Knowledge of Wildlife Inspires Photographer

By John McCoy
MARK SHOCK’S job keeps him close to nature. His hobby lets him reach out and capture it.

Shock manages wildlife for the state Division of Natural Resources. In his spare time, the 55-year-old Grantsville resident takes award-winning photographs of the animals he manages.

“I’ve been into wildlife photography for quite a while, but I wasn’t serious about it until recently,” Shock said. He started taking pictures during sightseeing trips with wife, Linda.

“We’d pick a place on the map and just travel to it to see what was there,” he said. “We always seemed to take a lot of pictures on those trips. As the years went along, I got more interested in photography.”

Shock knows animal behavior better than most photographers. He’d better. His work requires him to trap turkeys, band geese, relocate rogue bears and perform other wildlife-related tasks throughout the state’s northwestern counties. Four or five years ago, he decided to take advantage of that knowledge.

“It struck me that I should try to do more wildlife photography,” he said.

He did. He discovered a lot of the process was out of his control.

“It’s extremely time-consuming,” he said. “You have wait and wait for animals to come to you. The light changes constantly, and the animals never seem to want to sit still.”

Shock began to carry a camera on trips afield for the DNR. He soon learned, however, that his duties didn’t allow much time for picture taking.

“It’s hard to mix photography with work,” he said. “Just when you think you’re about to get something really good, you have to go do something else. Most of my wildlife photography is on my own time.”

He photographs everything from deer to rattlesnakes. He’s particularly fond of birds, mainly because they present so many challenges.

“Songbirds are hardest to photograph because they’re quick, and they move around so much,” he said. “Turkeys are tough, too, because they’re so wary. They’ll spook at the least sound or movement.”

Shock switched from film cameras to digital in 2001, and instantly became more able to capture difficult subjects.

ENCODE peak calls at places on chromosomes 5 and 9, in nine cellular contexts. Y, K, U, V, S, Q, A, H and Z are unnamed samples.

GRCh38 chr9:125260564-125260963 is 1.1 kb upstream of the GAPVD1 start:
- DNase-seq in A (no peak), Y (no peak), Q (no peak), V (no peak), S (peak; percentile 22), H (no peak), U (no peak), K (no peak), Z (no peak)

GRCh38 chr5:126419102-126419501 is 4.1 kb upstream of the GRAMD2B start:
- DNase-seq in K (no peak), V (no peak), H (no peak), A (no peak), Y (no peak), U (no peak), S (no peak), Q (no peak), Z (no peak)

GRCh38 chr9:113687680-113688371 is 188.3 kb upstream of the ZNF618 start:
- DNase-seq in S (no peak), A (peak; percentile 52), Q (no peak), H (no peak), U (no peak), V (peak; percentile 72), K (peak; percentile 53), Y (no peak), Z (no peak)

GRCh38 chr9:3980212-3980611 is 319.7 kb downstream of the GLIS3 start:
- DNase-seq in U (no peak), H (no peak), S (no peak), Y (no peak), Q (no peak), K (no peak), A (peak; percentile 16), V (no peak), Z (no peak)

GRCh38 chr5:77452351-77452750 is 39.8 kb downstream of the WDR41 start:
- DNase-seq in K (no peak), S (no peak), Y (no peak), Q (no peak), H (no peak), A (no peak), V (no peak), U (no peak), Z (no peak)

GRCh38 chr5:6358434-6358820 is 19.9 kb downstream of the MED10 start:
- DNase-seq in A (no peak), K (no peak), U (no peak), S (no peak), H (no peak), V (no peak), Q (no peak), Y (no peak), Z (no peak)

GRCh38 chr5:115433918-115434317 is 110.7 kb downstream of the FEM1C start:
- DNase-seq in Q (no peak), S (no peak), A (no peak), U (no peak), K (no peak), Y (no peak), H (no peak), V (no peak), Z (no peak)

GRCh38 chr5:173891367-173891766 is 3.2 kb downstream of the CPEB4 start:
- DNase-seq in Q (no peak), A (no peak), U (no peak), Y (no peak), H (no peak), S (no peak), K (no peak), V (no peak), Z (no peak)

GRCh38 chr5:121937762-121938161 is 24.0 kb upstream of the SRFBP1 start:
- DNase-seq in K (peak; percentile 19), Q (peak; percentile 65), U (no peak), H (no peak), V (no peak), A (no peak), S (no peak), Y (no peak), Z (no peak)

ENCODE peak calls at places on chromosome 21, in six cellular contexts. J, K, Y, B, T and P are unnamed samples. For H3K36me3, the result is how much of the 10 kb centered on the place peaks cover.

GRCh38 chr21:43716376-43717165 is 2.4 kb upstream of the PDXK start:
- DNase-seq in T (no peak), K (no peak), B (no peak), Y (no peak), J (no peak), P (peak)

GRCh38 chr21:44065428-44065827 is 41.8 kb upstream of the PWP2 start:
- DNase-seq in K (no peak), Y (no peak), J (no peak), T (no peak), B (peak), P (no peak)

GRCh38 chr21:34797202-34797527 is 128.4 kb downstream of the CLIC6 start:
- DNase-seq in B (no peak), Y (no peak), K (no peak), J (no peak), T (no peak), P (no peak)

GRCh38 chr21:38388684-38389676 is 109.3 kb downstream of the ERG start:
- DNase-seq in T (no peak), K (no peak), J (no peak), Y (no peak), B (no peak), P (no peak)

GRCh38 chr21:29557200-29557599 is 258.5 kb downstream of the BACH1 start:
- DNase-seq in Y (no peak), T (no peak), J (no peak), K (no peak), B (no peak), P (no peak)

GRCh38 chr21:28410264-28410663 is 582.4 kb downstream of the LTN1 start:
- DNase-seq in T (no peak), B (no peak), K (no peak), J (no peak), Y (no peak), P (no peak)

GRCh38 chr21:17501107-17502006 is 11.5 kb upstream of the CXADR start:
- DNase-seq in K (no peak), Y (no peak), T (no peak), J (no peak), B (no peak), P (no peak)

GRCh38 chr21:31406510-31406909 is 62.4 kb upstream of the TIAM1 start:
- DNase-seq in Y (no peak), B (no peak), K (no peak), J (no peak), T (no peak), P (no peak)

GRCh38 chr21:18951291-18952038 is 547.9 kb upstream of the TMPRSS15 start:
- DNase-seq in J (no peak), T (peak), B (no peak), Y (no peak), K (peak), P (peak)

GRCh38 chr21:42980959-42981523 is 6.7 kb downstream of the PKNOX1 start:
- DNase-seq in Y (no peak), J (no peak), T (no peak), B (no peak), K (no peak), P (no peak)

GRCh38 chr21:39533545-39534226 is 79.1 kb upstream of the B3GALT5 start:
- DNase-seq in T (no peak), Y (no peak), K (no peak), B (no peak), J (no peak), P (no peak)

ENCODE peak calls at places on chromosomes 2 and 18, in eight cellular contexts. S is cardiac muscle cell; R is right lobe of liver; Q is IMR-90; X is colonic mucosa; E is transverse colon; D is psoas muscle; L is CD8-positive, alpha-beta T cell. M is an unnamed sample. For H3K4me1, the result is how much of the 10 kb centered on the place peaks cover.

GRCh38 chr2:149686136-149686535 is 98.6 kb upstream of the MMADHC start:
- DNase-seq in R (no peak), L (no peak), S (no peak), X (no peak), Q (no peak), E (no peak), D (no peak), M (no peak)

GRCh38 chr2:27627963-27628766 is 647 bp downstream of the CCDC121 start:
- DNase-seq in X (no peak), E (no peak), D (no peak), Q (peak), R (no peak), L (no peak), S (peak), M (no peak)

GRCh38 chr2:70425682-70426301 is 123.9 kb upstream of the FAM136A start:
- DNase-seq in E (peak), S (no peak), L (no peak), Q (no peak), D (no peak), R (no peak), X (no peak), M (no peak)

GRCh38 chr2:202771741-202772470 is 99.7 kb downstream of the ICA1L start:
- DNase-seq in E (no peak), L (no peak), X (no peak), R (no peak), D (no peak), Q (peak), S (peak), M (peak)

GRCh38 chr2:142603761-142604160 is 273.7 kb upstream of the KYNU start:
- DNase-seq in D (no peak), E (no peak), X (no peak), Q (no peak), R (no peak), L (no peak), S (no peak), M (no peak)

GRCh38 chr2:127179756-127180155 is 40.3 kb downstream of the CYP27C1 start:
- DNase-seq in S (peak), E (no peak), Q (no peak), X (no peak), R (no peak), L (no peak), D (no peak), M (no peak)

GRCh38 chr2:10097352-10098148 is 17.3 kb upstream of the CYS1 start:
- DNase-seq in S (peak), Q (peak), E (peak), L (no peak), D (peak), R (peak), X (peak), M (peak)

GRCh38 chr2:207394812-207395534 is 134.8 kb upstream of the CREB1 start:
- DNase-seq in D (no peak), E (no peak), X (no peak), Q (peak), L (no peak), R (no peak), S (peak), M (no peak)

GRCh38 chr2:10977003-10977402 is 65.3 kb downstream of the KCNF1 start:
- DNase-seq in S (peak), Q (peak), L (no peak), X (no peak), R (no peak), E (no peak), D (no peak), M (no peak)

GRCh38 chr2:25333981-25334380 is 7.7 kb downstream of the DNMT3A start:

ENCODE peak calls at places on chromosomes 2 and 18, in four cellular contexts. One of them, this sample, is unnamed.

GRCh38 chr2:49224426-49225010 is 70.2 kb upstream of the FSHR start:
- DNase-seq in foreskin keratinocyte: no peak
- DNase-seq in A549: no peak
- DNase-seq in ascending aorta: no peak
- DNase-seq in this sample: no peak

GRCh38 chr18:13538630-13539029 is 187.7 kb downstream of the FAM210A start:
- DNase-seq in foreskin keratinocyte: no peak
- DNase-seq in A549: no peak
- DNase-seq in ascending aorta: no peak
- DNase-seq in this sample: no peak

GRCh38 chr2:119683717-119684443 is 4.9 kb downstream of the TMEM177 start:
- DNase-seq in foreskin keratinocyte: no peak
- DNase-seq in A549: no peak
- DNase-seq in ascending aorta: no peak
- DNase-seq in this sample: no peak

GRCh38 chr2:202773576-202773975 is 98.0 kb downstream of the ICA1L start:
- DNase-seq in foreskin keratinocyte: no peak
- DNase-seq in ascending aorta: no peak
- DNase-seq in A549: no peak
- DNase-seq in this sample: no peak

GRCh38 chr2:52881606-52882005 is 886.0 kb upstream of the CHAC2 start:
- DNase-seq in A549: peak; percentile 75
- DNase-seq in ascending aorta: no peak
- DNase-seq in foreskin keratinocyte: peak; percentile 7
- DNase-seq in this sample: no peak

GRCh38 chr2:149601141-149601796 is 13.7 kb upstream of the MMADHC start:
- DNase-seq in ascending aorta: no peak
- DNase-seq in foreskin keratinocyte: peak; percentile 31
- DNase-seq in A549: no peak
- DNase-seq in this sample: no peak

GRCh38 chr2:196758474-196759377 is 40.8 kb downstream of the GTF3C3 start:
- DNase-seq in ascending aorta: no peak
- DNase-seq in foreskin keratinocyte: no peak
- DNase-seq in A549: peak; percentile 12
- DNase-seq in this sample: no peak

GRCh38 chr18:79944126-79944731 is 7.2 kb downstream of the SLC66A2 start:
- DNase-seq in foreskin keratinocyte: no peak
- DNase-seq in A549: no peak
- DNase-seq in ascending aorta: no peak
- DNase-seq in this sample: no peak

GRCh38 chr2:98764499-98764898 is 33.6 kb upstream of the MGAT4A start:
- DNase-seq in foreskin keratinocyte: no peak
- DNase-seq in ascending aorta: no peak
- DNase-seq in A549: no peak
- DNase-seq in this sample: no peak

“With film, I ended up throwing out a lot of slides and negatives with blurred images on them,” he said. “Sometimes I’d shoot two or three rolls of film just to get one or two decent frames.”

The dim light penetrating the forest canopy forced Shock to use shutter speeds too slow to capture quick-moving subjects on film.

“Digital was just what the doctor ordered,” he said. “If some of the shots were blurred, I could just delete them off the memory card. There was no film to buy, and there was no film-processing cost.”

Shock’s Canon D60 digital camera cost substantially more than his film cameras, but it freed him up to trip the shutter as often as he wanted.

“That’s the beauty of digital,” he said. “If you shoot 50 or 60 shots and don’t like any of them, you can just dump them from the memory card. You also don’t mind risking an extra shot or two, because with digital it’s not going to cost additional money.”

With a few clicks of a computer mouse, Shock could review, edit and store all the images he liked. His portfolio quickly grew. People who saw his images liked them, but he never tried to sell them or have them published.

“I just did it for my own personal satisfaction,” he said. Then in September, his DNR bosses sent him to a National Wildlife Society meeting in Calgary, Canada.

“They had a photo contest, and I decided to enter it,” he said. He submitted photos in five of the contest’s seven categories. The results surprised him.

In three of the categories, he won “people’s choice” awards, given to the photos conference attendees liked best. In the portion of the contest judged by professional photographers, he took two seconds and a third. The three people’s choice awards meant most to him, he said. “I never dreamed I’d get anything like that,” he added.

Shock doesn’t plan to exploit the recognition he received. “I like to donate my photos to the DNR’s wildlife magazine, but that’s about it,” he said. “Linda says I should think about selling pictures to offset the equipment expense, but that would take a lot of time. I have a lot of other things I’d rather do.”

Taking photos, for instance.

“That’s about it,” he said. “I don’t do this for the money.” –Charleston Gazette